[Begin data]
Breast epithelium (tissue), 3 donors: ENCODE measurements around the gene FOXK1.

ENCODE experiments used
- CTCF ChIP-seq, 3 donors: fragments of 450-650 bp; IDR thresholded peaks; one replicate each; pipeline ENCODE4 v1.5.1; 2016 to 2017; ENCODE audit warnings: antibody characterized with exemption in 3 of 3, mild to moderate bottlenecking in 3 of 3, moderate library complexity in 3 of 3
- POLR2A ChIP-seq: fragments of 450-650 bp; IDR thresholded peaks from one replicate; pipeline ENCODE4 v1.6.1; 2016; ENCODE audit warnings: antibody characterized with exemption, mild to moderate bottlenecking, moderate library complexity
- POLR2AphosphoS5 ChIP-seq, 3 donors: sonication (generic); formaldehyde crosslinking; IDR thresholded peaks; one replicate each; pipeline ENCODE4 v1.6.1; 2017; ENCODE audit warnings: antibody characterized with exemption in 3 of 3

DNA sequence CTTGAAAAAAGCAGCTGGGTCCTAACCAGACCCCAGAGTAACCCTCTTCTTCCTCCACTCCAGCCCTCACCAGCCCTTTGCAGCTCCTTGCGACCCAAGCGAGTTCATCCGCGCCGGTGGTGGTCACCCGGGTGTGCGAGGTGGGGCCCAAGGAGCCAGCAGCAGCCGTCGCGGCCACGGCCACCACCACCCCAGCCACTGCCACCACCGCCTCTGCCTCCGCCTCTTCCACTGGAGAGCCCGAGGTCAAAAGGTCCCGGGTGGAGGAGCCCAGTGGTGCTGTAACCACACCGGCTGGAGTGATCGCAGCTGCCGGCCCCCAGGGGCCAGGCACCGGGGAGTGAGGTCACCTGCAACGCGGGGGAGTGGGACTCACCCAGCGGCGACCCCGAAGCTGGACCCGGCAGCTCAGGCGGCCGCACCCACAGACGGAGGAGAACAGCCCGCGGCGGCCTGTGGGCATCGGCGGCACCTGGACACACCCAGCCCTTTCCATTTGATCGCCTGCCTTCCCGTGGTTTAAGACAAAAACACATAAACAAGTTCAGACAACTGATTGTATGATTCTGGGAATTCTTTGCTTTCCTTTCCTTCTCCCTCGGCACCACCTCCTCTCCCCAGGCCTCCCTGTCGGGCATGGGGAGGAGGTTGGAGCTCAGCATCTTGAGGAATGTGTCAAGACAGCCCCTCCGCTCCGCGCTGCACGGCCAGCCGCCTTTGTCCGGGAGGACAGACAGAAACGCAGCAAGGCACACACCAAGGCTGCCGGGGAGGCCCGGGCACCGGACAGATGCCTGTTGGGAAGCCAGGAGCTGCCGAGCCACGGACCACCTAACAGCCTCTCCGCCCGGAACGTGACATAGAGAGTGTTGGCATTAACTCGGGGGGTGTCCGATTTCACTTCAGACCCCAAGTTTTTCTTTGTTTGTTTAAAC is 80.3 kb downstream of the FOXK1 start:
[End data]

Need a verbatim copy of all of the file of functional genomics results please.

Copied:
Breast epithelium (tissue), 3 donors: ENCODE measurements around the gene FOXK1.

ENCODE experiments used
- CTCF ChIP-seq, 3 donors: fragments of 450-650 bp; IDR thresholded peaks; one replicate each; pipeline ENCODE4 v1.5.1; 2016 to 2017; ENCODE audit warnings: antibody characterized with exemption in 3 of 3, mild to moderate bottlenecking in 3 of 3, moderate library complexity in 3 of 3
- POLR2A ChIP-seq: fragments of 450-650 bp; IDR thresholded peaks from one replicate; pipeline ENCODE4 v1.6.1; 2016; ENCODE audit warnings: antibody characterized with exemption, mild to moderate bottlenecking, moderate library complexity
- POLR2AphosphoS5 ChIP-seq, 3 donors: sonication (generic); formaldehyde crosslinking; IDR thresholded peaks; one replicate each; pipeline ENCODE4 v1.6.1; 2017; ENCODE audit warnings: antibody characterized with exemption in 3 of 3

DNA sequence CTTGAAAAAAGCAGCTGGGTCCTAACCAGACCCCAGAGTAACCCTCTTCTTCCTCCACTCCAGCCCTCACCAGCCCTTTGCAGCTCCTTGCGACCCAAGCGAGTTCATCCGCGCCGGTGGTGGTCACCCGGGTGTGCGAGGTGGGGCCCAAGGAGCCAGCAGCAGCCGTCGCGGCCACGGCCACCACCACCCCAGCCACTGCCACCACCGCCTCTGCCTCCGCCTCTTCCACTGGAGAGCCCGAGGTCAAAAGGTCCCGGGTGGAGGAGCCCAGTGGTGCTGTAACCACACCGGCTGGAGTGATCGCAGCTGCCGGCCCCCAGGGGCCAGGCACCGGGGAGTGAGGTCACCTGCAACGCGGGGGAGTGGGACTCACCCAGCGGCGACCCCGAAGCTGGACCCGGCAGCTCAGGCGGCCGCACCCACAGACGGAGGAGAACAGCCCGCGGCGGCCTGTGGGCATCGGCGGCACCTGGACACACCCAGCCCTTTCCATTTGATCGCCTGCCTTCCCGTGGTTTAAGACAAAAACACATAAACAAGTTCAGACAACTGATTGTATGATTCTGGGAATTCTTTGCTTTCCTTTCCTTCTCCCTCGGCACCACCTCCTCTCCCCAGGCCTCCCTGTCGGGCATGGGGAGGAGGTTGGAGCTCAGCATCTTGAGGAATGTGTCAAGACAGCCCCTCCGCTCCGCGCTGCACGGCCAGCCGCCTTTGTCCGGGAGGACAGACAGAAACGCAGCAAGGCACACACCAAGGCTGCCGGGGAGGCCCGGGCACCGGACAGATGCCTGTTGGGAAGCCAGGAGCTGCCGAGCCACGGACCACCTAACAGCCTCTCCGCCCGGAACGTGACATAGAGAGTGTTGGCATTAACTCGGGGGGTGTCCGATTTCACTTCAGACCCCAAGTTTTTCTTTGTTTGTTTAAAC is 80.3 kb downstream of the FOXK1 start: